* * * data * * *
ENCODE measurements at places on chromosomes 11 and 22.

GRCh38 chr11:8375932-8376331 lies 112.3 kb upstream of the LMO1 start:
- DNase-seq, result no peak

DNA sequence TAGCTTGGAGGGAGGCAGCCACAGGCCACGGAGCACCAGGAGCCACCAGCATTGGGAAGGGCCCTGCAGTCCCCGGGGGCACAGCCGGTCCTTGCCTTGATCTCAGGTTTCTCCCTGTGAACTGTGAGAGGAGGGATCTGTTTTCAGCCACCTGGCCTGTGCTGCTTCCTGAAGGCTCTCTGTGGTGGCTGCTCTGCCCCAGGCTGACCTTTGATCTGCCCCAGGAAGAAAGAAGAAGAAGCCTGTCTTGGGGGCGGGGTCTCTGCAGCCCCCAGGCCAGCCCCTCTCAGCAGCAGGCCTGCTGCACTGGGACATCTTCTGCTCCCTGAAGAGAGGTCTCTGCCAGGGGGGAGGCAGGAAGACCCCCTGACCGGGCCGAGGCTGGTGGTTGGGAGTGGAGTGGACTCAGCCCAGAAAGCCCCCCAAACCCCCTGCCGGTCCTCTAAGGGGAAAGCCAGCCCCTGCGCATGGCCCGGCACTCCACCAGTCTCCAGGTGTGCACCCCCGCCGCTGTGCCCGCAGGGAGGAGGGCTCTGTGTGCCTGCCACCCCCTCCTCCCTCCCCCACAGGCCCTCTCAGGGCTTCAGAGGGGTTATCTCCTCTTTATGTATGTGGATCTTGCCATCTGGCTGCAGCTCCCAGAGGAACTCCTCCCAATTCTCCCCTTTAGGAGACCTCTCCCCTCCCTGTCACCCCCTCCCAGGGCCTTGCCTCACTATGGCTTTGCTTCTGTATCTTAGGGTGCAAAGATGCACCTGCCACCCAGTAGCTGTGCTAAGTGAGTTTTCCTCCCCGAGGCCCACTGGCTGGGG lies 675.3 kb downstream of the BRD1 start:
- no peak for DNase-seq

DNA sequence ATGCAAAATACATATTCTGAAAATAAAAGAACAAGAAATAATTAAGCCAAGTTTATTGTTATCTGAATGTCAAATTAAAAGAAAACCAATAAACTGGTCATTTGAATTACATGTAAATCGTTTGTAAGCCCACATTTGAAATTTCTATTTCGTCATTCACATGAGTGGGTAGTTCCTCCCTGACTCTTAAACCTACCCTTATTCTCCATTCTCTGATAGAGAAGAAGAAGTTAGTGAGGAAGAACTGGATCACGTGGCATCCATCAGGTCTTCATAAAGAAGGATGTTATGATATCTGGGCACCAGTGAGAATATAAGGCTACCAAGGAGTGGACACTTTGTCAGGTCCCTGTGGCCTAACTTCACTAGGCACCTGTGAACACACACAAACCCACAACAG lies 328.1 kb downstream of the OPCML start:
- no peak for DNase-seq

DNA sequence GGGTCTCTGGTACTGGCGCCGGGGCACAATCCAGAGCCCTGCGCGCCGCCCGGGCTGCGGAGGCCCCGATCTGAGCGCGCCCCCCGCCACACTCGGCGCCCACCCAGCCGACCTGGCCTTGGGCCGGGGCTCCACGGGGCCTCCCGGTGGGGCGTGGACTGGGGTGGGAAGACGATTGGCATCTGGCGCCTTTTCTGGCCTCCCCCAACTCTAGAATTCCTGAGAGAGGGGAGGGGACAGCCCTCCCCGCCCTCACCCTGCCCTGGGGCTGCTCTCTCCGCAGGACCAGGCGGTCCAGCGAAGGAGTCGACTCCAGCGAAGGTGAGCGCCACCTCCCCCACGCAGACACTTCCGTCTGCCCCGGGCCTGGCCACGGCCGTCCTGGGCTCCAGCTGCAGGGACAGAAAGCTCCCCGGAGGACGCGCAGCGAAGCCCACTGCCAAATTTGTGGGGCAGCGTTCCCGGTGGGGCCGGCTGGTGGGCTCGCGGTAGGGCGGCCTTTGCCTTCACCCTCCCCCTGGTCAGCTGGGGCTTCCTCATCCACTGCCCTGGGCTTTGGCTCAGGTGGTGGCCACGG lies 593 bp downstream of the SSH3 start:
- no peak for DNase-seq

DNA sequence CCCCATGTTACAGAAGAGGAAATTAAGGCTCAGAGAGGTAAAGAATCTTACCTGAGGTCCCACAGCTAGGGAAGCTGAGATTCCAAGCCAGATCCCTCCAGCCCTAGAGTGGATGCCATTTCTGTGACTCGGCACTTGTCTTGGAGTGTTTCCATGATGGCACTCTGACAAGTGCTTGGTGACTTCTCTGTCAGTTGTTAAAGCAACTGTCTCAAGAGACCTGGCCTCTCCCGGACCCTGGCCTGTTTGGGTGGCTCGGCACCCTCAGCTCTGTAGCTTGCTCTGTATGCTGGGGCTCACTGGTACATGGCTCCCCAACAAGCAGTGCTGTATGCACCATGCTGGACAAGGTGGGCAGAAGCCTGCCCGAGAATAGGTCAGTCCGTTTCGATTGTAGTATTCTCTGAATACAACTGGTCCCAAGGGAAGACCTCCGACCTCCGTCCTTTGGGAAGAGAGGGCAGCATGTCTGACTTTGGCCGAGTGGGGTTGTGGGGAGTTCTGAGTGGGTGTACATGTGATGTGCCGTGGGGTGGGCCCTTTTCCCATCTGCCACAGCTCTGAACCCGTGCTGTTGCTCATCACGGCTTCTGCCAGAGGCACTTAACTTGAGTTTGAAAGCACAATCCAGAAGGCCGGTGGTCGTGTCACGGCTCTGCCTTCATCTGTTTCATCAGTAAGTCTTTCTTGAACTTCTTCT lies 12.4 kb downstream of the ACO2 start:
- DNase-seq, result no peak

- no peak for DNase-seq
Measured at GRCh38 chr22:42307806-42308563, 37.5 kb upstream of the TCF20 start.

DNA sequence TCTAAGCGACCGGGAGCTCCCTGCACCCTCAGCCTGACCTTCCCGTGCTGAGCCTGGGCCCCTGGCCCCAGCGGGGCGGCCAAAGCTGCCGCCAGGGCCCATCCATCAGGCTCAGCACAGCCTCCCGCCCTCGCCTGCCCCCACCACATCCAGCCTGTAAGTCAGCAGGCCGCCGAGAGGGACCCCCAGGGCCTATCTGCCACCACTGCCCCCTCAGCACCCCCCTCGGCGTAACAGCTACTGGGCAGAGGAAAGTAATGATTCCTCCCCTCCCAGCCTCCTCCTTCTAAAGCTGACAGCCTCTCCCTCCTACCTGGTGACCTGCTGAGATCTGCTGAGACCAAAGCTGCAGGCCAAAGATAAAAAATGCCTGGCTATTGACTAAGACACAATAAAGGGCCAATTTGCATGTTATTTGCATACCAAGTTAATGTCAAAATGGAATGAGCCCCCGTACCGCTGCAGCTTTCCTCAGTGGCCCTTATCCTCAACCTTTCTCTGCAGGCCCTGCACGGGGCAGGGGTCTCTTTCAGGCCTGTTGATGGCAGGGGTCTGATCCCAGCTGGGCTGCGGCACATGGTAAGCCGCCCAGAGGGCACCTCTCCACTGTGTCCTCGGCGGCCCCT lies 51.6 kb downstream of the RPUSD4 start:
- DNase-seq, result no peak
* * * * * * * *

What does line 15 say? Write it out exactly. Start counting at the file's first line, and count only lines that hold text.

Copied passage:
- DNase-seq, result no peak